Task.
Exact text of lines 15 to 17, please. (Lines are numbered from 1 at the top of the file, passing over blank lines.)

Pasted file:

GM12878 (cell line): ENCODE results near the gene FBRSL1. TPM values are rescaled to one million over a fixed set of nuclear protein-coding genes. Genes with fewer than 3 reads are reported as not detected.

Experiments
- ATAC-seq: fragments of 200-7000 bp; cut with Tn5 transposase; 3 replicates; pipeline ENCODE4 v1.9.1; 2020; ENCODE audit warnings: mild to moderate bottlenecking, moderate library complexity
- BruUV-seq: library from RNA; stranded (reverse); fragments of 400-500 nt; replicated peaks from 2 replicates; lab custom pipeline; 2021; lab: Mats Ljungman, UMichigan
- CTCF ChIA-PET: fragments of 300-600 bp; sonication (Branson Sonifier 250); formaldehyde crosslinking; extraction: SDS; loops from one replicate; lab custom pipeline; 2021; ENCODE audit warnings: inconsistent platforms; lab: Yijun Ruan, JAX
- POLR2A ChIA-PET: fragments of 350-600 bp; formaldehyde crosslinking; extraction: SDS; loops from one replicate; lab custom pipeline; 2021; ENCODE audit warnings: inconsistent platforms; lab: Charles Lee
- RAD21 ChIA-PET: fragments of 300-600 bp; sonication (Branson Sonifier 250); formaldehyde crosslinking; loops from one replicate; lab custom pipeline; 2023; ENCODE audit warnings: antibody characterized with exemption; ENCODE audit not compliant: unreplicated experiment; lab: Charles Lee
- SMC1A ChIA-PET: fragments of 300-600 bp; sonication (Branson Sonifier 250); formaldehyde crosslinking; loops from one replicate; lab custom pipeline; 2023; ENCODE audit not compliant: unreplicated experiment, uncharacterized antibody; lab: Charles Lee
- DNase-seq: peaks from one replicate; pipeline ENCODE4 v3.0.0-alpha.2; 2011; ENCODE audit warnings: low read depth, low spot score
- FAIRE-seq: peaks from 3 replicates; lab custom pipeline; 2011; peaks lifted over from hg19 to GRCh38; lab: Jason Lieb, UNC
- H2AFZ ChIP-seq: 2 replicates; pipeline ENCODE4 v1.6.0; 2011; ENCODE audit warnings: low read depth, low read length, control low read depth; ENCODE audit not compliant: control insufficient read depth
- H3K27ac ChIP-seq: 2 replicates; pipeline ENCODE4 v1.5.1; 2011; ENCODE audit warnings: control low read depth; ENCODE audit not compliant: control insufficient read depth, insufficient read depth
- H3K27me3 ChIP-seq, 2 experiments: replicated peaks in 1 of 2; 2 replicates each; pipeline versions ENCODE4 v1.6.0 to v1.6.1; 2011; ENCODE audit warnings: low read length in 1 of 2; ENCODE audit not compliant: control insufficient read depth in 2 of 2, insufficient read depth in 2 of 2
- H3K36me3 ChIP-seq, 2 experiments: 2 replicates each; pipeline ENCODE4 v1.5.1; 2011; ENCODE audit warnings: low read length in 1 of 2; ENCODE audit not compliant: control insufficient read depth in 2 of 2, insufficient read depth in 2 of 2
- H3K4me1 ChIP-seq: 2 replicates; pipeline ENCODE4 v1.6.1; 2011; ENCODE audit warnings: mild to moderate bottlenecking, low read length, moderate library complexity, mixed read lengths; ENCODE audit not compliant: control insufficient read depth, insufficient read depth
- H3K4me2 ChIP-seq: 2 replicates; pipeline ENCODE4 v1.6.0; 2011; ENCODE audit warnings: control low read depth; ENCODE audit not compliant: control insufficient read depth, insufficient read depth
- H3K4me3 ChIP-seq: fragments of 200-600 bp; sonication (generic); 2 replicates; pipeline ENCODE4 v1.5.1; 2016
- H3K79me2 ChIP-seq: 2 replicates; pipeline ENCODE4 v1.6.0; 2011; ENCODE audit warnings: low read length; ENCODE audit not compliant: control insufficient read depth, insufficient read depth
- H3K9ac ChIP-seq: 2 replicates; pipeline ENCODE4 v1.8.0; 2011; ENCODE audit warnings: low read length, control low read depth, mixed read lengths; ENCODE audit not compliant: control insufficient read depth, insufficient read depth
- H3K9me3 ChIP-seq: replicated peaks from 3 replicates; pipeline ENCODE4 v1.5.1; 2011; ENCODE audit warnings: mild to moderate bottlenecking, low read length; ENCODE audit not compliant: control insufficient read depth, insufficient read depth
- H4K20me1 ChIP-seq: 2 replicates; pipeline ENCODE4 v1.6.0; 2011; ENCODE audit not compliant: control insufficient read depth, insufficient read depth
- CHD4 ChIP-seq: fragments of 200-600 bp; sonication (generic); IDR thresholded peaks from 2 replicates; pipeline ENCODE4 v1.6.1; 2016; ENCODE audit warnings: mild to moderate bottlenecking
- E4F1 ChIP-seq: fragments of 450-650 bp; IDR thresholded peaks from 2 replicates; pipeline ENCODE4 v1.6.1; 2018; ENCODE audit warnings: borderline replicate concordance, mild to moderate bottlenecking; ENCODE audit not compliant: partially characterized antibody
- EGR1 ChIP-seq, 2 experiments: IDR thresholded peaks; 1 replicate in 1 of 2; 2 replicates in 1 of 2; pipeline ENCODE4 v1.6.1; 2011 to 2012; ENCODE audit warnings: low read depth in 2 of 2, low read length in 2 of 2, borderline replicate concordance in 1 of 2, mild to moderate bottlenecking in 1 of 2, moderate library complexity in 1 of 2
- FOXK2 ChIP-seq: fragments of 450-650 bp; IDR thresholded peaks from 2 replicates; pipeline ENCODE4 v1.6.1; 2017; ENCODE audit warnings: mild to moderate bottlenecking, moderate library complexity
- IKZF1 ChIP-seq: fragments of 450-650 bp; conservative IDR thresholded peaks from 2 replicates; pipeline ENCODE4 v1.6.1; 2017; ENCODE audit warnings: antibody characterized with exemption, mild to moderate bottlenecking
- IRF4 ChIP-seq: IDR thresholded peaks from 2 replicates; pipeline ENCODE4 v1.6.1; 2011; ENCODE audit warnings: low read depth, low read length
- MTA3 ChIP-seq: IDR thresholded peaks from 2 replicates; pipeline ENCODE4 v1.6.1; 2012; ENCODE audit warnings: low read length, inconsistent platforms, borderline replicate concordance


- H3K4me1 ChIP-seq: 2 replicates; pipeline ENCODE4 v1.6.1; 2011; ENCODE audit warnings: mild to moderate bottlenecking, low read length, moderate library complexity, mixed read lengths; ENCODE audit not compliant: control insufficient read depth, insufficient read depth
- H3K4me2 ChIP-seq: 2 replicates; pipeline ENCODE4 v1.6.0; 2011; ENCODE audit warnings: control low read depth; ENCODE audit not compliant: control insufficient read depth, insufficient read depth
- H3K4me3 ChIP-seq: fragments of 200-600 bp; sonication (generic); 2 replicates; pipeline ENCODE4 v1.5.1; 2016